I go home! If there would be such an important errand as shopping for food because we're totally out of food at home (and that won't happen because we ALWAYS have sth that can be eaten so we're never out of EVERYTHING), or shopping for medicine, I would make sure to do that important shopping FIRST. And if my child really would be really distressed I would just go home asap whatever the nature of the shopping. I would try to find another way to get that other need met. And I am talking out of experience. But I would never put the burden of responsibility to my child about the 'want to stay and wait in car alone' issue, if I would like to explain I would just say it is not allowed to do that and as a mother, I won't allow it either, not more, not less. As I am not prepared to force my child to go and do even MORE shopping with me, then I simply listen and go home with him. Yes, and that can be frustrating. But it's not the end of the world.

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#73 of 97 Old 01-23-2009, 11:28 AM
 
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Interested wrote:Yes, discuss it! Over a year ago, my son tried to get me to leave him in the car in the parking lot of Lowe's after dark because he was tired of shopping, and I told him I could not do that because if someone saw him, they would think his parents had abandoned him and he needed helpers to take care of him, so they would call the police, and then I would get into a lot of trouble and "we might not get to be together for WEEKS before it was all straightened out." I hoped this would be a better strategy than telling him he's not safe, which I think is very disempowering. He quickly agreed to come into the store because he did not like the idea of being apart from me for a long time. Since then, if he doesn't want to get out of the car and is negotiating, he'll mention that staying there alone isn't an option because the police would come.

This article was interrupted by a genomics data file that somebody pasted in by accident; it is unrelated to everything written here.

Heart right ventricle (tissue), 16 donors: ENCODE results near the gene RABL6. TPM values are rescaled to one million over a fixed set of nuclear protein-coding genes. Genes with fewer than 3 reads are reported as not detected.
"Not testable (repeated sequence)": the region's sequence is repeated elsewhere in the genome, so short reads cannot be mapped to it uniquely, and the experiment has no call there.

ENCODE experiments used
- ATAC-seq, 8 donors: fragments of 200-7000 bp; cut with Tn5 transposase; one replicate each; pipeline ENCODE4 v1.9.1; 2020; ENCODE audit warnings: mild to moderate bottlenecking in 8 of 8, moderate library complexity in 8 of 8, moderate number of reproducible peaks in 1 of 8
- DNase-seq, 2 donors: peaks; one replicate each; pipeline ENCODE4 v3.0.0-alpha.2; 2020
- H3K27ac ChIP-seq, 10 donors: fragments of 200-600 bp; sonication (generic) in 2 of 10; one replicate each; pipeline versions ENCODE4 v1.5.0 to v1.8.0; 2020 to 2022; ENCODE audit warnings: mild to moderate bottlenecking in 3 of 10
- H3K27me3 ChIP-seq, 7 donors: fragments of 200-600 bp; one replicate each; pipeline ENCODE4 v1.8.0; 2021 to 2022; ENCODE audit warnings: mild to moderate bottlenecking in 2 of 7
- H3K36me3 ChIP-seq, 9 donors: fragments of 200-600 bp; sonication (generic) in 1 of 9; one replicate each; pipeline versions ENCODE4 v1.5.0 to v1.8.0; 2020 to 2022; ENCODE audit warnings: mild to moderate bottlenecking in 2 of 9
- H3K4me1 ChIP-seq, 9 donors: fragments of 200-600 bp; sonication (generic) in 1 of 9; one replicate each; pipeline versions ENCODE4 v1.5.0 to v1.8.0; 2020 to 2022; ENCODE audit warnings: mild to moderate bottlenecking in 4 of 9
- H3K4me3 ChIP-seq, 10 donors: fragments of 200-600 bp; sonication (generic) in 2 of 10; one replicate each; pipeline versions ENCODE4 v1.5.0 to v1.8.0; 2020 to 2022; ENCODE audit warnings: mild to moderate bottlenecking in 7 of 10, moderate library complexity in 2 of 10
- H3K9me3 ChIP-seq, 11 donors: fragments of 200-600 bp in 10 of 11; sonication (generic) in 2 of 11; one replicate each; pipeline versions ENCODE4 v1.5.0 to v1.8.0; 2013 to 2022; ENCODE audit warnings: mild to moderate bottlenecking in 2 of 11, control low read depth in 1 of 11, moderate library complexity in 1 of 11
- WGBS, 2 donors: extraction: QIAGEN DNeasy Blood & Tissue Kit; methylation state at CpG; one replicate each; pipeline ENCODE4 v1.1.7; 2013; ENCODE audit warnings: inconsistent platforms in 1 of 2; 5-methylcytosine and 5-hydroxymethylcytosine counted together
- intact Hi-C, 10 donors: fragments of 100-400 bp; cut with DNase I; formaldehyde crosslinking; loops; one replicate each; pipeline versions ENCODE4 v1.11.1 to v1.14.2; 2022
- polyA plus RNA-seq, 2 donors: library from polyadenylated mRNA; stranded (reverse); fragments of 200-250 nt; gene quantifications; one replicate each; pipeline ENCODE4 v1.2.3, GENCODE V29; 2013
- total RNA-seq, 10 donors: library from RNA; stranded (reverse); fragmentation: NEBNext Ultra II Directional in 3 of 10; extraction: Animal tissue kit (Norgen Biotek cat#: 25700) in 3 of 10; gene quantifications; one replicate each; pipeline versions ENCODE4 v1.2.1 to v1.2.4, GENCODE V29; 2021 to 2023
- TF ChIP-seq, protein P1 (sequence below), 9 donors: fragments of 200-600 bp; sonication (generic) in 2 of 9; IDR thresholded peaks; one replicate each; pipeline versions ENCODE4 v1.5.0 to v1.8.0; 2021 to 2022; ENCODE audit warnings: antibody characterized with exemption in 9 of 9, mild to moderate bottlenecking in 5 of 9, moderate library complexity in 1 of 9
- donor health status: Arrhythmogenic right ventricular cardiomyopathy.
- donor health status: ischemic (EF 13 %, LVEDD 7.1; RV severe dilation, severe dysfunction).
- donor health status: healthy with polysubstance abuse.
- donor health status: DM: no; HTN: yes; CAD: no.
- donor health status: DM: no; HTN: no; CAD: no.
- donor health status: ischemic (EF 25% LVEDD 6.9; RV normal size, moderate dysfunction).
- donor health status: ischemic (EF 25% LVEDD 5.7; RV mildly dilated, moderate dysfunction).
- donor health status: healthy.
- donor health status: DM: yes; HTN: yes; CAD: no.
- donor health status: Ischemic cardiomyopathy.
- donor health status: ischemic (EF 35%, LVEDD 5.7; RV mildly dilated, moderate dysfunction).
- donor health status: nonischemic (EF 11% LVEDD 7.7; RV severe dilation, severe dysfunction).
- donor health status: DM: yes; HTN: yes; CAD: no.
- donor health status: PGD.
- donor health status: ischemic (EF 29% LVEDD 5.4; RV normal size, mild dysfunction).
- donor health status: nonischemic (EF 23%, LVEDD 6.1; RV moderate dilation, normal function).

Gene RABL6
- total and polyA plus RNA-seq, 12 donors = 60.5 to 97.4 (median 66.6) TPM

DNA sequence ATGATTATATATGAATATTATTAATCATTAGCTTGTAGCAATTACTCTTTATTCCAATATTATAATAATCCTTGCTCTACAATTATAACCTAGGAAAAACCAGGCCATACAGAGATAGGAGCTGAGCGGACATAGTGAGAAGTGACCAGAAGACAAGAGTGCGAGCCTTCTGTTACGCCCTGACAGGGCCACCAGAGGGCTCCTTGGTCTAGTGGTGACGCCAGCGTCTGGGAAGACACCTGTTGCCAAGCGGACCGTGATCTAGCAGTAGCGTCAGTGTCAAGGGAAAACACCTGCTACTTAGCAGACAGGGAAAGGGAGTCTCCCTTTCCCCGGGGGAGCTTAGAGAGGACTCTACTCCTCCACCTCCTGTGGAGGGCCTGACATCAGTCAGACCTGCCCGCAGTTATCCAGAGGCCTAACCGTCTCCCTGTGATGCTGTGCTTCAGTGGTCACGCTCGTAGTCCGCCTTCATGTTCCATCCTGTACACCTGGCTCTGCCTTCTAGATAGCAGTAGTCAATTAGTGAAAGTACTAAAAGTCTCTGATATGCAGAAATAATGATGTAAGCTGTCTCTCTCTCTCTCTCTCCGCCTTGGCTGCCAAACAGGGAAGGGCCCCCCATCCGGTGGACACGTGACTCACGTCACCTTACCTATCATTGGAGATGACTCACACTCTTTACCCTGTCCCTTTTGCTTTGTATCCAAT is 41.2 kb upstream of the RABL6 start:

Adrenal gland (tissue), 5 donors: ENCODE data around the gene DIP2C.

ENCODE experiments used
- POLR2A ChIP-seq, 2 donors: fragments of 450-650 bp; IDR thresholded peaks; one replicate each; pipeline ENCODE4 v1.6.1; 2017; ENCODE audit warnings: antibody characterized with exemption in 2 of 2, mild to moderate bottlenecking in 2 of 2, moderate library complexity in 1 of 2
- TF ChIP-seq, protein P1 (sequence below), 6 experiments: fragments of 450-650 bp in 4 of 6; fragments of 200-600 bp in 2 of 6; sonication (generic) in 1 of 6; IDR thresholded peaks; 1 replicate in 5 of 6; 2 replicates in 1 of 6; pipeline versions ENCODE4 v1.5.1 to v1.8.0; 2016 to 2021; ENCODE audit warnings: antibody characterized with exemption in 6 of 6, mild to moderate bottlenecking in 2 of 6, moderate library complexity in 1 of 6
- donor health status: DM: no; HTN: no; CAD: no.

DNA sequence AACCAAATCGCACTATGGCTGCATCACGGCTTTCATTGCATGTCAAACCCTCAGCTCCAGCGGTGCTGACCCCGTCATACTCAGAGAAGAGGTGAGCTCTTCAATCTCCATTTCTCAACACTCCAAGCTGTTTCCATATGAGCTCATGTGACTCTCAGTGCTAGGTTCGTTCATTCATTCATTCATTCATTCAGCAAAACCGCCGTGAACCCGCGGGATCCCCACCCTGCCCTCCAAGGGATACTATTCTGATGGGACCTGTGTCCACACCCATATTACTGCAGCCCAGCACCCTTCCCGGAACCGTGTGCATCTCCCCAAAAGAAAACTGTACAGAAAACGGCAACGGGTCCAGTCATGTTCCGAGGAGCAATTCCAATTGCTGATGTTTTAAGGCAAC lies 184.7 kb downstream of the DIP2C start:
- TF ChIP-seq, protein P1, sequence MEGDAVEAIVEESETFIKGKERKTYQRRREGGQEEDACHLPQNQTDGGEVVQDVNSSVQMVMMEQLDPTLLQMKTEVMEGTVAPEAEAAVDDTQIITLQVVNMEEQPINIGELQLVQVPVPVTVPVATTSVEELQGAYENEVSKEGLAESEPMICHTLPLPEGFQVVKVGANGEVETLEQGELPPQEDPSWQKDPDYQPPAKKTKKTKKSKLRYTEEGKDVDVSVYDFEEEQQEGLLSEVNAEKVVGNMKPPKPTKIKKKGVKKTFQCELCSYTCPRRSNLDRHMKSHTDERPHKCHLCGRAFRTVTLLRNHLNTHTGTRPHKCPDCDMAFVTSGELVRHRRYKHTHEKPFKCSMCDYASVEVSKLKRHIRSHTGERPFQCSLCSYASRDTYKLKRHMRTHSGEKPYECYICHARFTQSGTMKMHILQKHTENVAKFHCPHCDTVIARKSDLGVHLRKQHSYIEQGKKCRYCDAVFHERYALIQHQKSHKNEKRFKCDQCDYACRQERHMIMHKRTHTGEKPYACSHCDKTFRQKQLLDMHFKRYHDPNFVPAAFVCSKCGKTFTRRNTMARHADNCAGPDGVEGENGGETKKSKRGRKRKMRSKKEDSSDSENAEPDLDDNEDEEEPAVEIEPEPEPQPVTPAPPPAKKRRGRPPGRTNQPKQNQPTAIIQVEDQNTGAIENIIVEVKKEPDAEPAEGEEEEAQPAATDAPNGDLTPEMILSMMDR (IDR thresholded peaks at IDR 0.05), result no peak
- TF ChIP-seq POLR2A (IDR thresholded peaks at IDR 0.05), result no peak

FWIW, I think that was a very scary story to tell a little kid. What I have told my kids is that it's my job as their mom to make sure they're safe, and I can't do that if they're all by themselves in the car while I'm in a store and can't see them. I have explained to them that something could happen where they might need my help, and if that happens I want to be there. My kids know from experience that sometimes they need help, and so this explanation seems to satisfy them, and there was no need to get into details about what might happen, but if they asked for details I would probably say something like "I'm not sure, but there are a lot of possibilities, and I feel safer having you with me-- you just can't stay in the car". There's no need to paint a scary picture for them (especially one where the police are the villains, and your son feels a responsibility to keep you out of trouble). If your son ever got lost, you would want him to feel comfortable going to the police, right?